Online, Direct Sales Continue to Grow
Online direct sales of insurance to small and medium-size businesses in the U.S. has become a hot market.
While no one is predicting that commercial insurance will be primarily sold online any time soon – and may always primarily require the use of a broker or agent — insurers that do offer coverage to small and mid-size businesses are seeing substantial growth.
Ted Devine, CEO at Chicago-based Insureon, predicted that five percent of small to medium-size insurance in the U.S. will be sold online within 10 years.
“Our online platform is about 10 years old, but the Insureon brand and our real focus on it started four years ago, and we’ve been growing at about 30 percent a year,” said Devine.
Pioneer in the Market
Hiscox USA was the pioneer in direct-to-small business online sales in November 2010.
“We’ve grown from zero in business in 2010 to over 100,000 customers currently, and with sales of thousands of new policies each week,” said Kevin Kerridge, head of small business, direct and partnerships, at the company. He started a similar program in the United Kingdom before moving to the U.S.
Hiscox and Insureon will soon be joined by Berkshire Hathaway Direct, which planned to launch its online product next year. ACE Group also has online small business products, although they are targeted to brokers and agents.
Warren Buffett’s Berkshire Hathaway is pivoting away from its once lucrative, but now lagging reinsurance business in favor of Berkshire Hathaway Direct, an online, direct distribution system for small and medium-size businesses.
“I wouldn’t play it any other way,” Chairman and CEO Buffett told the “Wall Street Journal” in July. Buffett is banking on a success similar to the company’s popular Geico Internet-only, direct-to-consumers auto policy service.
“We plan to launch this service sometime next year,” said Kara Raiguel, president of Berkshire Hathaway Direct, beginning with Business Owners Policy (BOP) and workers’ compensation.
“As we move along, we plan to add other products such as umbrella, commercial auto and professional lines,” she said.
Raiguel added that Berkshire Hathaway Direct is currently licensed in 48 states. “We expect to be licensed in all 50 states when we launch next year,” she said.
The Hiscox online direct sales program for small businesses began with professional liability. Since then, the online commercial lines program, the first in the U.S., has expanded to offer BOP and general liability coverage.
The solutions are currently available in 38 states and D.C., and will be available nationwide within a year, said Kerridge.
“Technology empowerment is what this effort is all about.” — David Charlton, president, micro & specialty products, ACE Commercial Risk Services
“Consumers expect their online business insurance purchase to work the same as it does for all of their transactions online. You can purchase cars online directly without any human interaction and you should be able to do the same for business insurance,” he said.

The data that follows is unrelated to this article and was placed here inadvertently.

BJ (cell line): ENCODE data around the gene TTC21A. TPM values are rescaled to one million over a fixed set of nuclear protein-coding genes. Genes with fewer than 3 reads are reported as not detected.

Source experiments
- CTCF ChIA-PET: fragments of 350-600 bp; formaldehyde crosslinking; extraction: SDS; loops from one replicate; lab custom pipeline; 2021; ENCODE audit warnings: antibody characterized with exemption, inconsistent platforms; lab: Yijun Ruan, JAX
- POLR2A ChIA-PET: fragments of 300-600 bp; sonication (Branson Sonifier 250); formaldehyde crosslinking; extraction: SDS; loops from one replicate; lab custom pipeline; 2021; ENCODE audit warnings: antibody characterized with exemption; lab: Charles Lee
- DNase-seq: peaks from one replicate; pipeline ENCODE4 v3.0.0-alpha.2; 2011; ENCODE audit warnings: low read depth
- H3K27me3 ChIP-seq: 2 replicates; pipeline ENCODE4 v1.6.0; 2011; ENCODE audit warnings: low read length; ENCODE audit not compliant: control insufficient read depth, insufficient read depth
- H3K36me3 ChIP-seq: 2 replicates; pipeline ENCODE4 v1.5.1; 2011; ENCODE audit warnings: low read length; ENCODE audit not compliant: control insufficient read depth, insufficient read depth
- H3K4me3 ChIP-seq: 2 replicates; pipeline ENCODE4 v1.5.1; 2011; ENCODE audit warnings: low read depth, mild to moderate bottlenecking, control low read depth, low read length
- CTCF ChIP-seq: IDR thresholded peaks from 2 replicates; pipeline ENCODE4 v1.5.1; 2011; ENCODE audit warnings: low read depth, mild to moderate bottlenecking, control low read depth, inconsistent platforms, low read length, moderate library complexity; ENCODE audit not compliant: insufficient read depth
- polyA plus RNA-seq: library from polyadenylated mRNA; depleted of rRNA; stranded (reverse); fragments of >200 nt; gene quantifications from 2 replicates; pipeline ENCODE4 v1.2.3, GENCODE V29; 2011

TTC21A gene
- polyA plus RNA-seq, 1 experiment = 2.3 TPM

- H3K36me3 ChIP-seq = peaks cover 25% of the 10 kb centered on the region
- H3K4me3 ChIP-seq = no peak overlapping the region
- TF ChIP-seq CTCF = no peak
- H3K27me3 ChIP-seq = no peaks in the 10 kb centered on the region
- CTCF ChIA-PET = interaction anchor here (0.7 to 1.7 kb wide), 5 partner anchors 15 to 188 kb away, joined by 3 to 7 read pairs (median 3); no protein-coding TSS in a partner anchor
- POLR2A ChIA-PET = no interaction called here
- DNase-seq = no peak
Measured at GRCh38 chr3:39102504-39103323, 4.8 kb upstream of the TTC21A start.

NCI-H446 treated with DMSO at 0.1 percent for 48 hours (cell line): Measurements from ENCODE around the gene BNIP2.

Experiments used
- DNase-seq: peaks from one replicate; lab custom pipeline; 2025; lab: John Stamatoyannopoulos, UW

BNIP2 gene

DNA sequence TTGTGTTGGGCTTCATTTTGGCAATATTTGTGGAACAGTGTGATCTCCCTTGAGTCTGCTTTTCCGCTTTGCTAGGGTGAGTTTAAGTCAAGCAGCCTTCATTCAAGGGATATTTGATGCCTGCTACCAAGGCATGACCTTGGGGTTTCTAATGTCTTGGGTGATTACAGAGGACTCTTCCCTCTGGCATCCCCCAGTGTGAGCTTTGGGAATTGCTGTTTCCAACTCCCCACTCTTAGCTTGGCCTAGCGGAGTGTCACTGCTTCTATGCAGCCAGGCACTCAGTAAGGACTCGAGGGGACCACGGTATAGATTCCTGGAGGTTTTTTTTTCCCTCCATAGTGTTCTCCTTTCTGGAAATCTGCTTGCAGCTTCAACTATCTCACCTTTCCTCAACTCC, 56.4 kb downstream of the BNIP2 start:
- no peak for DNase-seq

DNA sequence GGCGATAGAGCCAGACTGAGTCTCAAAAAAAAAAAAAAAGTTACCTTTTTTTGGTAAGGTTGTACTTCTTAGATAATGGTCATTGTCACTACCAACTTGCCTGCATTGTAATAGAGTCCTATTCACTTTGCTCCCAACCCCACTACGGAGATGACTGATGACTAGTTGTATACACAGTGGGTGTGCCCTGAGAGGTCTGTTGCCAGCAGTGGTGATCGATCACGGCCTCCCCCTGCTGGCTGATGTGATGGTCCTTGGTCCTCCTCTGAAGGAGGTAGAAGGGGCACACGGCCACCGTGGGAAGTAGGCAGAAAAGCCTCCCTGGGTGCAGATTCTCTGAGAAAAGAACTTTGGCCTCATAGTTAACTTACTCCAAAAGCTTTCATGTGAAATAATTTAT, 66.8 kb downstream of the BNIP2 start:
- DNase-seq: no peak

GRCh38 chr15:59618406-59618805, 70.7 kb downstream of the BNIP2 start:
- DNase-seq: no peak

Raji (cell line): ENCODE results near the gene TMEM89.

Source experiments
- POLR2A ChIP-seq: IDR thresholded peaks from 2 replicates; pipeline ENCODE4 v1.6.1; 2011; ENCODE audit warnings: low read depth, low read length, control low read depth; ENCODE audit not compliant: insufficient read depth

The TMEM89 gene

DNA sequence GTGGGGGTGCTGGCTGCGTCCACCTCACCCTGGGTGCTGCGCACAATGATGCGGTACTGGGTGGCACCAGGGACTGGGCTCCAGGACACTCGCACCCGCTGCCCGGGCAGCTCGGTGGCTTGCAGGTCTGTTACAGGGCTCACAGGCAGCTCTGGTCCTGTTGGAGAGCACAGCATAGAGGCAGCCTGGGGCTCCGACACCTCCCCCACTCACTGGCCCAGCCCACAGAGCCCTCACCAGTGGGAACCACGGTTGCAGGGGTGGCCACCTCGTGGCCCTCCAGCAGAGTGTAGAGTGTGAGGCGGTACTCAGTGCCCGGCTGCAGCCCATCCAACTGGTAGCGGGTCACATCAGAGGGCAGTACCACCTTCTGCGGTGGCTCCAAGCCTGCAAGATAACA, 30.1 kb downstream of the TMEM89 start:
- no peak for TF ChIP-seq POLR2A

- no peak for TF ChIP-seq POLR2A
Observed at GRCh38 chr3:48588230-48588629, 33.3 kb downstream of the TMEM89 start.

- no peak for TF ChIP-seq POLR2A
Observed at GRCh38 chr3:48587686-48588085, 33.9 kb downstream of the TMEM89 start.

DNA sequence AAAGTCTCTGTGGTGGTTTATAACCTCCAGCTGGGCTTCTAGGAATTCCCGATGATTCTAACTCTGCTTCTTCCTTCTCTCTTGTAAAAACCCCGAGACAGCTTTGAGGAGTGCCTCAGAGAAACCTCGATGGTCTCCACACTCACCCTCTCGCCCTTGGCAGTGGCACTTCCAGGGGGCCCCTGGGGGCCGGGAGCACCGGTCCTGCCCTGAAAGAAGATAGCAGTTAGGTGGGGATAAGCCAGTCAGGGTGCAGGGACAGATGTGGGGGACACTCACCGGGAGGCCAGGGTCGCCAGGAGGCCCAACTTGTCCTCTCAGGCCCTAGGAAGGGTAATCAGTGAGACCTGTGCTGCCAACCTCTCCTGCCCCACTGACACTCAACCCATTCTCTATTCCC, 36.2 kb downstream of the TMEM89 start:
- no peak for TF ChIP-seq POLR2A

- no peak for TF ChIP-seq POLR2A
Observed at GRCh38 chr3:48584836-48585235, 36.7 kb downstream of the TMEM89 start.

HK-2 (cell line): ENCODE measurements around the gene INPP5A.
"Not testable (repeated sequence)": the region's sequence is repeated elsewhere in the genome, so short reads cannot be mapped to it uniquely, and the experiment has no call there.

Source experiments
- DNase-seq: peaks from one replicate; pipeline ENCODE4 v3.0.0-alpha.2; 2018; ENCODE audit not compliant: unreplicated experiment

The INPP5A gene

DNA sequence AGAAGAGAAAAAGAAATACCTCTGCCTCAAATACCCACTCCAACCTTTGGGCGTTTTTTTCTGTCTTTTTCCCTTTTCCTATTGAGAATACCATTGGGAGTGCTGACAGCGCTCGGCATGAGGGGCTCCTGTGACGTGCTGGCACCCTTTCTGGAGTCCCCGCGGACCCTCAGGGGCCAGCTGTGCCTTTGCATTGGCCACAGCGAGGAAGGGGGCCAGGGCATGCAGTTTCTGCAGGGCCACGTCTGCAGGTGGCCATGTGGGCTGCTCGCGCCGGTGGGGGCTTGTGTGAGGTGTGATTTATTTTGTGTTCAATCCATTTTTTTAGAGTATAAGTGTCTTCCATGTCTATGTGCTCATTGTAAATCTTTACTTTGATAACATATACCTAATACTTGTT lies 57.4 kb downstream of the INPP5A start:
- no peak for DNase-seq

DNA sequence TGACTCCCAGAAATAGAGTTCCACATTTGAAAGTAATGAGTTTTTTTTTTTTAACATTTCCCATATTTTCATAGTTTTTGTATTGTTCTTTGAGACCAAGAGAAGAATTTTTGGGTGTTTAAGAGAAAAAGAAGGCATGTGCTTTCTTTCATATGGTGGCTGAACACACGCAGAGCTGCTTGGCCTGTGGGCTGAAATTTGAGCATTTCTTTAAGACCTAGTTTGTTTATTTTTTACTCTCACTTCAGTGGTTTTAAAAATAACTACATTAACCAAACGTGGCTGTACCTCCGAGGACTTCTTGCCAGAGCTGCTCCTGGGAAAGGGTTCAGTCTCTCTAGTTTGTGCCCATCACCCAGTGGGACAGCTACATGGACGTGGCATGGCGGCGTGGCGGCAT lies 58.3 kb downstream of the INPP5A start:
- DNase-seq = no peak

“To take full advantage of the online channel you need to commit to creating a fully automated process. Every workaround and human review adds time and cost to the process and makes it less appealing to consumers.”
Starting its online, direct distribution for small businesses four years ago, Insureon currently represents about 35 carriers and 175,000 clients, with $210 million in annual premiums.
Devine noted that Insureon, which is licensed in 48 states, gets about 400,000 hits a month on its website, all driven by online digital marketing strategies.
At its start, Insureon offered BOP, workers’ compensation and liability. Since then, it has added commercial auto and cyber, Devine said.
The company also has a B2B business, Insurance Noodle, which Insureon acquired last year, which provides “access to our markets through technology for about 6,000 independent agents,” said Devine.
Empowered by Technology
ACE Commercial Risk Services (ACE CRS), which targets small U.S. businesses, also uses appointed agents and brokers as part of its move into the online market on March 30, when it launched new packaged BOP insurance products.
“Small businesses continually struggle to find proper insurance coverage due to a lack of optimal choices, issues with cost, or uncertainty about the scope of coverage that is most suitable for them,” said David Charlton, president, micro & specialty products, ACE CRS.
“Technology empowerment is what this effort is all about.”
The underwriting platform, ACE Solutions Fast Track, quotes and issues small business and specialty insurance for brokers in less than five minutes, according to the company, by utilizing real-time third-party data analytics.
In early August, ACE CRS launched an expanded list of online products and coverages to include Lessor’s Risk BOP; Liquor Liability; Commercial Umbrella; Employment Practices Liability Insurance BOP Enhancement; Privacy Liability & Data Breach Insurance BOP Enhancement (Cyber) and Professional Liability BOP Enhancement.